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Thursday, April 20, 2000

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The LA Times Biotech Firm's Mix-Up on Fly Genome Creates a Stir
"In a scientific mix-up that has gene researchers buzzing, the biotechnology company that deciphered the genetic code of the fruit fly inadvertently included stretches of human genetic material in data it posted on a public Web site.

The error by Maryland-based Celera Genomics was discovered by federal officials who monitor GenBank, the database where the codes of the fly and other creatures are freely available. The company retracted the information a few days ago, soon after being told of the error.

The mix-up, which is unlikely to cause any lasting scientific damage, has nonetheless become another issue dividing the scientific community at a time when Celera and a consortium of public genome centers are racing to complete and publish a working draft of the human genetic code. Scientists with the public Human Genome Project say that the discovery of human genetic code fragments and other more vexing errors in Celera's fly data are evidence of the company's rush to publish and the pressures of competition. Some wryly compare the mix-up to the plight of the genetically confused part-human, part-fly character in the classic horror movie "The Fly.""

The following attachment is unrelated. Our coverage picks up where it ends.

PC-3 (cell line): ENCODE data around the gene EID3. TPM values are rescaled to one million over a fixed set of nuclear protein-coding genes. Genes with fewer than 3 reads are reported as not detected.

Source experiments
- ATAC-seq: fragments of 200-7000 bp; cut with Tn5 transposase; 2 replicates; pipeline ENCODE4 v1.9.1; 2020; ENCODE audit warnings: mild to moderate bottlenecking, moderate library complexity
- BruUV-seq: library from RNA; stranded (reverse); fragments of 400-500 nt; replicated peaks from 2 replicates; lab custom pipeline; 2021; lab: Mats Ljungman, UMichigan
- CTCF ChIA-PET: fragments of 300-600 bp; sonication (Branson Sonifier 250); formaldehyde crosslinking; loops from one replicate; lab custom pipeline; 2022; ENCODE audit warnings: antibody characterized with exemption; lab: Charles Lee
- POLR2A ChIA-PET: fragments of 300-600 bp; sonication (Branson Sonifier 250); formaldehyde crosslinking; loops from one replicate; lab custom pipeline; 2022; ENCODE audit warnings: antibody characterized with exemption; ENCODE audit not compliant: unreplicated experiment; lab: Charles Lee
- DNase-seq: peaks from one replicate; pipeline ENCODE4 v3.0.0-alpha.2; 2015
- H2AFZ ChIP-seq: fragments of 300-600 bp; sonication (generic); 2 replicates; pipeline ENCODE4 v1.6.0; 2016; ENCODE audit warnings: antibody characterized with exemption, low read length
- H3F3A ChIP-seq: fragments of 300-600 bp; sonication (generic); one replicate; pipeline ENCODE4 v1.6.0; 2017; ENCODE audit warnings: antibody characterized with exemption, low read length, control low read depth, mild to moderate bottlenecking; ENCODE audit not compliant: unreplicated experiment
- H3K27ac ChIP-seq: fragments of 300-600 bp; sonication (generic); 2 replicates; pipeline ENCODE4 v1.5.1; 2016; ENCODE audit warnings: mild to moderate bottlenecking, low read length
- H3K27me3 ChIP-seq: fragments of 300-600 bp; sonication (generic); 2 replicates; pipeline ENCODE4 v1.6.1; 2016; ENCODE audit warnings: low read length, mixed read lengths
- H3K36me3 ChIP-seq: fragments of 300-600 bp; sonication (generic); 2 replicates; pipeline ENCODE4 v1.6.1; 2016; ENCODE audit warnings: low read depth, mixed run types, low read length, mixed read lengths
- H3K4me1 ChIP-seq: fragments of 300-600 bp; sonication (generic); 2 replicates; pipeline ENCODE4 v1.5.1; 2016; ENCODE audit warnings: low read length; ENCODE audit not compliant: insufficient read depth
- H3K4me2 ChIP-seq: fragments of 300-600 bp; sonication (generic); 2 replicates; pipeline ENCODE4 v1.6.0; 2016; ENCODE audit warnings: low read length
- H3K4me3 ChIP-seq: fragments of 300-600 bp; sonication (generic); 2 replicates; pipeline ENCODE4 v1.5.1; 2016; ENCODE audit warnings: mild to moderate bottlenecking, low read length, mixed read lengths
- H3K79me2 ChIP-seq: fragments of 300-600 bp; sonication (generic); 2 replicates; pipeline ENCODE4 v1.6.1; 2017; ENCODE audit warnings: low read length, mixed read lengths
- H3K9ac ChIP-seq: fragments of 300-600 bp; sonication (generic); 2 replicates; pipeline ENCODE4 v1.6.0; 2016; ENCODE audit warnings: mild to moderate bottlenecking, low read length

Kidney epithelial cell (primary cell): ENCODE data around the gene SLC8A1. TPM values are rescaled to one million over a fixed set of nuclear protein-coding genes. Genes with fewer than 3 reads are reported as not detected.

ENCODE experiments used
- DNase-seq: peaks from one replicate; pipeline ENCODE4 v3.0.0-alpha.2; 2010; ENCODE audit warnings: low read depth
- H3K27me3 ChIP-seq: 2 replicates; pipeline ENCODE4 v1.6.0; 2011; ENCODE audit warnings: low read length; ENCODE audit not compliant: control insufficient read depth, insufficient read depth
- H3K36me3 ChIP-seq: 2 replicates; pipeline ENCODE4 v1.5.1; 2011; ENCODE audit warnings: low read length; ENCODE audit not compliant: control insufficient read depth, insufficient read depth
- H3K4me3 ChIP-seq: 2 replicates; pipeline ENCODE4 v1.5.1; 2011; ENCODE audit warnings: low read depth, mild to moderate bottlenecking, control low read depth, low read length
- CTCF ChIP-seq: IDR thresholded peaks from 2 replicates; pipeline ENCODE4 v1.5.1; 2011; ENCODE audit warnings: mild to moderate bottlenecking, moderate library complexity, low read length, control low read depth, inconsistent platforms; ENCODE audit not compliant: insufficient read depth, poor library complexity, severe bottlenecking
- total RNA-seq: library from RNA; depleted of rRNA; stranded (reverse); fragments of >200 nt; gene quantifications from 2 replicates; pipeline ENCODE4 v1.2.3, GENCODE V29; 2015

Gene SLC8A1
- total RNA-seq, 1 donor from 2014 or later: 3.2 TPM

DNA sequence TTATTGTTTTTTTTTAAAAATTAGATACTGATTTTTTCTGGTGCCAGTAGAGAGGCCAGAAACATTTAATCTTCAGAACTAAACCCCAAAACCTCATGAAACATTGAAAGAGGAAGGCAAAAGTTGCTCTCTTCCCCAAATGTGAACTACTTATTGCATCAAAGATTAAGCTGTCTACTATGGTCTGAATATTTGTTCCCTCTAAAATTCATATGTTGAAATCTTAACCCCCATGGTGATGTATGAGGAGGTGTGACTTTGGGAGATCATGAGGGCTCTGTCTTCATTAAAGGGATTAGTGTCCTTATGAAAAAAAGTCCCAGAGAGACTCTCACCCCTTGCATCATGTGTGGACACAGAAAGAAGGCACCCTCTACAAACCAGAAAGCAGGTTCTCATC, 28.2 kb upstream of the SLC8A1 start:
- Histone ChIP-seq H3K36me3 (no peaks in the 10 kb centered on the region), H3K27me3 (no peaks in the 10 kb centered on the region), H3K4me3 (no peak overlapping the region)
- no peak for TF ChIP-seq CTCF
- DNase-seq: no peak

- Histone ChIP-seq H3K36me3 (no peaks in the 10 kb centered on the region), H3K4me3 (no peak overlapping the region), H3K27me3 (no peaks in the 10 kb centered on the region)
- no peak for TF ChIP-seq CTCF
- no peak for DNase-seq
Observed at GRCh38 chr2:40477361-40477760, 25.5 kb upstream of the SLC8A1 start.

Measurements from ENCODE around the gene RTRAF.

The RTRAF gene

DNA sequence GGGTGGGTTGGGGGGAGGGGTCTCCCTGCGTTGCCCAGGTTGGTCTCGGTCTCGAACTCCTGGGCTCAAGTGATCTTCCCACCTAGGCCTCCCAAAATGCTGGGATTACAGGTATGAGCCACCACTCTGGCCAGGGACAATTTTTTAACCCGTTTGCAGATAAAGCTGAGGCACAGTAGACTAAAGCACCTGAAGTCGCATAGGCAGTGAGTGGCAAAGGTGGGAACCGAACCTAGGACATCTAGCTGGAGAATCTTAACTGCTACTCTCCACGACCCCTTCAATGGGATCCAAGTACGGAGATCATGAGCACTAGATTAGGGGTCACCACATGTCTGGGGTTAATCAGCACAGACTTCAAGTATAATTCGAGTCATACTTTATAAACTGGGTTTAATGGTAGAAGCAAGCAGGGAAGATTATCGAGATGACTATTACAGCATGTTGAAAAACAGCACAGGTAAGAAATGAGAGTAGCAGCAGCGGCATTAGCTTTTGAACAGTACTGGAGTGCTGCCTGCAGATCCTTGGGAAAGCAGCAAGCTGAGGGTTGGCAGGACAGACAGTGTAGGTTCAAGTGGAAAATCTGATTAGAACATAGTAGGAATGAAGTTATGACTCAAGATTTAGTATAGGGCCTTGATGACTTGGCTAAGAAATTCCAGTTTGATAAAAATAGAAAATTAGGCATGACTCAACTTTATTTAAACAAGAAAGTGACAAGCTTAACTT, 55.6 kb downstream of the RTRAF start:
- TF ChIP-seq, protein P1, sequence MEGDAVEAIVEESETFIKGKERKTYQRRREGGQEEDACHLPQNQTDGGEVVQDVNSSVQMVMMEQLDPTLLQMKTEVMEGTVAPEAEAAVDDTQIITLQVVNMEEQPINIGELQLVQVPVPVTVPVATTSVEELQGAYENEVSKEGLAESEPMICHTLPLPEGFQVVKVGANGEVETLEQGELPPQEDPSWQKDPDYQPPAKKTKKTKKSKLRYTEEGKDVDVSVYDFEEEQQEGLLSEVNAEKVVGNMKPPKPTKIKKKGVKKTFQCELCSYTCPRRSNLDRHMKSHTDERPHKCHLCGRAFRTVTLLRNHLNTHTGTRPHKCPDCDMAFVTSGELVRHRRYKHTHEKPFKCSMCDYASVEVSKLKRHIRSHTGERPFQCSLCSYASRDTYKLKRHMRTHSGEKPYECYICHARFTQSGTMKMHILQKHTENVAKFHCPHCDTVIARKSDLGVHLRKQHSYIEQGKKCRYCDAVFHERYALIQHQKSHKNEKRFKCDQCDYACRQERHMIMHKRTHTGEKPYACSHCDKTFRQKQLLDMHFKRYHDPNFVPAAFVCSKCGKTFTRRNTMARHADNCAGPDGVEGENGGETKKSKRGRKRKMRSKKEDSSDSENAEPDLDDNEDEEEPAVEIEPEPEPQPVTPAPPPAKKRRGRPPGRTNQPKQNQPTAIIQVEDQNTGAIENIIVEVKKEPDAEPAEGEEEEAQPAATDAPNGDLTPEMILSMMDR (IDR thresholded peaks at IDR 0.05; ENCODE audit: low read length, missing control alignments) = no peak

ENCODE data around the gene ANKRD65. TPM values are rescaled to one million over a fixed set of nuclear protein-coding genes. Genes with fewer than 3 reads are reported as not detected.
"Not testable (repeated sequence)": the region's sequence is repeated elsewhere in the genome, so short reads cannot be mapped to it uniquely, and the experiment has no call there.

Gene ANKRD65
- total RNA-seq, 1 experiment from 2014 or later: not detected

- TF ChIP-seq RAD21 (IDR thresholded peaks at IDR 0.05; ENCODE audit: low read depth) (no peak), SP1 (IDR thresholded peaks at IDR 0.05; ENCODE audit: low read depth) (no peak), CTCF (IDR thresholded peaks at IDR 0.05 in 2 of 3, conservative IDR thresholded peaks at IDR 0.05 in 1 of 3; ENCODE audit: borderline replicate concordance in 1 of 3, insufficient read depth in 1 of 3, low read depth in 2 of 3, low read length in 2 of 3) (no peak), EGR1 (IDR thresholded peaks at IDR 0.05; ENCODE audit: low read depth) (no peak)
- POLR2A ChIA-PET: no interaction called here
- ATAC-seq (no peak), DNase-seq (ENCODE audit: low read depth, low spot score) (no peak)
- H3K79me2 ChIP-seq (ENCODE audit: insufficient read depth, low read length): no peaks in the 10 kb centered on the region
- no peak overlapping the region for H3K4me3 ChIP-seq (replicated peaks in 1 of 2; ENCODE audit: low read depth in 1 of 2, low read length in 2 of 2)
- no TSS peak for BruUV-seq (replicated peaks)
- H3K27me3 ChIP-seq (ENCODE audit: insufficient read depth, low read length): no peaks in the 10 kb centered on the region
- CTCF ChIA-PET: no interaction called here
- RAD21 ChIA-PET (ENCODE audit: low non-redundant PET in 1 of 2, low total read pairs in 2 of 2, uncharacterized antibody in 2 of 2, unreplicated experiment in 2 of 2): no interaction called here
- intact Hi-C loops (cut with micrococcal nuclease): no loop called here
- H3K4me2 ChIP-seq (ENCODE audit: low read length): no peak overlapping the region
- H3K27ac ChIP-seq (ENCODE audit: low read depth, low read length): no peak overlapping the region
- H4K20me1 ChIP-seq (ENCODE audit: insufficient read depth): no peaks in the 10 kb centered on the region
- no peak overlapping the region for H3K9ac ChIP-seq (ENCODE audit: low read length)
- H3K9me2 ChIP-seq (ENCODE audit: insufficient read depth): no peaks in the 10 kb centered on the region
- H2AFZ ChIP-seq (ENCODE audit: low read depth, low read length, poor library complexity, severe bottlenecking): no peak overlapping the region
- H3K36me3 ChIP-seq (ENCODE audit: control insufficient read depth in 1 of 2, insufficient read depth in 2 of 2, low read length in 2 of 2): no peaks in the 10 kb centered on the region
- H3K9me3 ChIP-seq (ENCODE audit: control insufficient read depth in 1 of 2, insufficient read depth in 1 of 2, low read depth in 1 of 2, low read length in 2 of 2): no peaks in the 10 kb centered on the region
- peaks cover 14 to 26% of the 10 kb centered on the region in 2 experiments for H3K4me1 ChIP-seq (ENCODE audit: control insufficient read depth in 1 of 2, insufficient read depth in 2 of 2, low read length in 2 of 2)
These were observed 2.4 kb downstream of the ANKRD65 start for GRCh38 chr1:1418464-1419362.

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Bioinformatics will be at the core of biology in the 21st century. In fields ranging from structural biology to genomics to biomedical imaging, ready access to data and analytical tools are fundamentally changing the way investigators in the life sciences conduct research and approach problems. Complex, computationally intensive biological problems are now being addressed and promise to significantly advance our understanding of biology and medicine. No biological discipline will be unaffected by these technological breakthroughs.


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